Easy (if you're good).

The content around your product can be more popular than the product

James Franklin from Pixeco gave a great account of how their transmedia around one documentary release created unexepected 'heros' in the campaign. PR and media was a huge part of the pre-buzz for their film The End of the Line.

Amazingly, they found one of their widgets that helped people determine which fish were sustainably fished and OK to eat had 750,000 users in no time. Be useful and relevant to people with your content and they will reward you. The film did OK too.

Your phone will organise your life

You thought it already did? Pleased with your iPhone 4 or HTC Desire?

Think about a time in the near future where you won't be inputting into your phone but the reverse.

Imagine your phone organises your day, your clothing, your food, where you go, what your car and house does... everything. The technology is available and phones will be at the front of technology that fades into the background and does more for us while being less obtrusive.

 Morgan Jaffitt loves this stuff and you can bet he'll be making it happen here in Oz.

Immersive media strategies are the way forward

And not just for film. If you think we're clever for working across multiple channels here in Australia we have nothing on what they do in the U.S.

Jeff Gomez, the CEO of Starlight Runner showed me how transmedia in the States is creating deeply immersive worlds around stories such as Avatar, Tron and Pirates of the Caribbean. In essence the story told by any good film is only a part of what can be explored.

With the technology, media and audiences orbiting around projects we can tell stories for generations, not just for a season at the Multiplex. If you have something to share with an audience, something they can help build on, all you need to do is create the parts that fit and watch the audience/users put the pieces together in new and amazing ways.

So, I have a head full of new ideas and some projects I want to try them on. THE FUTURE!! is what we make so...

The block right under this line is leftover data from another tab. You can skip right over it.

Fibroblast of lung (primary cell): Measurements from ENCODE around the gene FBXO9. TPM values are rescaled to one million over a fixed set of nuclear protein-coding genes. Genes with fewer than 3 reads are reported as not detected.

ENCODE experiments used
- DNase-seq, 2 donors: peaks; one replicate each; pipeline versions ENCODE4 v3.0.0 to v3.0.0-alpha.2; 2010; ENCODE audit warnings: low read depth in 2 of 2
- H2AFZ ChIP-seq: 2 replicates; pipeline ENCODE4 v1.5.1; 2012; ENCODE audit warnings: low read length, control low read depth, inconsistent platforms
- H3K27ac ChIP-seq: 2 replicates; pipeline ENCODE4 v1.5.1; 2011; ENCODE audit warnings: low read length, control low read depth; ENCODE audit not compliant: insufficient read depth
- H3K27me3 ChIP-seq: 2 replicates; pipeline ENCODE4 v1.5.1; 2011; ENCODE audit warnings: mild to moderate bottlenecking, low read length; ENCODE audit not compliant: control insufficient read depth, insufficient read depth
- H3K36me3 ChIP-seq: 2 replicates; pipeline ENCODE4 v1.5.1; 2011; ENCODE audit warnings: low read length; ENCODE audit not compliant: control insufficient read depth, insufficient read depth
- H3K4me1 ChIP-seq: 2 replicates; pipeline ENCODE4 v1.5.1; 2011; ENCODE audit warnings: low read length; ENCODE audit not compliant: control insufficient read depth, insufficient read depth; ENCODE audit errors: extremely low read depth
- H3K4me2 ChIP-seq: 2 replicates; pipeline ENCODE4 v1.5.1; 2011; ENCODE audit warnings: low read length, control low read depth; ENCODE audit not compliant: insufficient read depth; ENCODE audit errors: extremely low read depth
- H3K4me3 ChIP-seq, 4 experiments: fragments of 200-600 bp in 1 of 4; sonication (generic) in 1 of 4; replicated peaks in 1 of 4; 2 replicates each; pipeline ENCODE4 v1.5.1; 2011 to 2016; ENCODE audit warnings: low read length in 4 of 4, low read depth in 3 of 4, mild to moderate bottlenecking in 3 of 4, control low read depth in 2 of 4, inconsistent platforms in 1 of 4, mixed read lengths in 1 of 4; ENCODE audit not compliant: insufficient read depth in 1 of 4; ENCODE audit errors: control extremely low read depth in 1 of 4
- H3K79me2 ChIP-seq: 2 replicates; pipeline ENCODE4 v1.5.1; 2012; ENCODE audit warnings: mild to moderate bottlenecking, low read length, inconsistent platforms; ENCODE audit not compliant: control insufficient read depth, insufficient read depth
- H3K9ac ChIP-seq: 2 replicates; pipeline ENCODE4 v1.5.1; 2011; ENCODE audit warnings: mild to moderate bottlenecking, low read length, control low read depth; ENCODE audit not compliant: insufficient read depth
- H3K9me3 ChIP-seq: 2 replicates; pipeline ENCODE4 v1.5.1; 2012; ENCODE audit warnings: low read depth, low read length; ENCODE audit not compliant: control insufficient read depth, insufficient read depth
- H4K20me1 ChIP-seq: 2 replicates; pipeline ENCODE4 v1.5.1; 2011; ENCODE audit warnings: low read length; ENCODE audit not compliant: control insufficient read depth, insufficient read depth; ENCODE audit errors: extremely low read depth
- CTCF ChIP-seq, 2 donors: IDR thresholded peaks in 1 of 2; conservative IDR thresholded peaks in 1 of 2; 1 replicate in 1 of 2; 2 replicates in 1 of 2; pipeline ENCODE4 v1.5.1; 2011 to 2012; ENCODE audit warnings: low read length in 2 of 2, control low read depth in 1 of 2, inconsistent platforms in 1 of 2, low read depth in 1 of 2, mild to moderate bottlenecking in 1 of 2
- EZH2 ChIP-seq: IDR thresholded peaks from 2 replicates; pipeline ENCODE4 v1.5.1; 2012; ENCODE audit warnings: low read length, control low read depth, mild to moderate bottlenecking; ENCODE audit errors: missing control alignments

What are you going to make today?

Jul 21, 2010

Don't screw up Ford! Give Jason the 2011 Explorer!

Ford U.S. are doing a great job building the hype for their 2011 Explorer model on Facebook.

The page has some great product vids, a healthy amount of discussion and 25 minutes ago they had collected 30,000 'likes' and will now give one of the cars away.

30,000. That's a pretty healthy number for them.

Facebook tells us the average user has 130 friends so (potentially) 3.9 million knew somebody likes the 2011 Explorer. 

Jason Sider probably doesn't like the 2011 Explorer.

He started a topic on the discussion board about 3 weeks ago proclaiming "Don't screw up FORD!" The thread has 35 posts since he posted his concerns about the "... cameras.....sensors....fuel control dewhickys.....this or those hocus pocus little black boxes," that he feels detract from the essence of a Ford.

He obviously cares about the brand. 

I read a great blog post recently that put Social Media moderation very simply:

"... amplify the affection, creatively disarm the reasonably disgruntled, and ignore the unhinged."
Jason's concerns are quite reasonable - if colourfully put. I'd love to see Ford respond with a touch of panache and, at the least, get Jason down to a dealership to try the new model. He just might like it. He just might buy one.

In fact, let's see Ford give Jason Sider the 2011 Ford Explorer!!

Give Jason the car!

It's easy to get caught up in the excitement of new media and perhaps miss some of the detail of what is  happening in your campaign. I really think these small side stories and footnotes can be better handled and  allow organisations and people to really demonstrate their passion for what they do.

Some of the best brand stories come about when you can encourage the disaffected to take another look at who you are. I love winning people over and I think Social Media makes it so easy to do. Lets hope Ford agrees...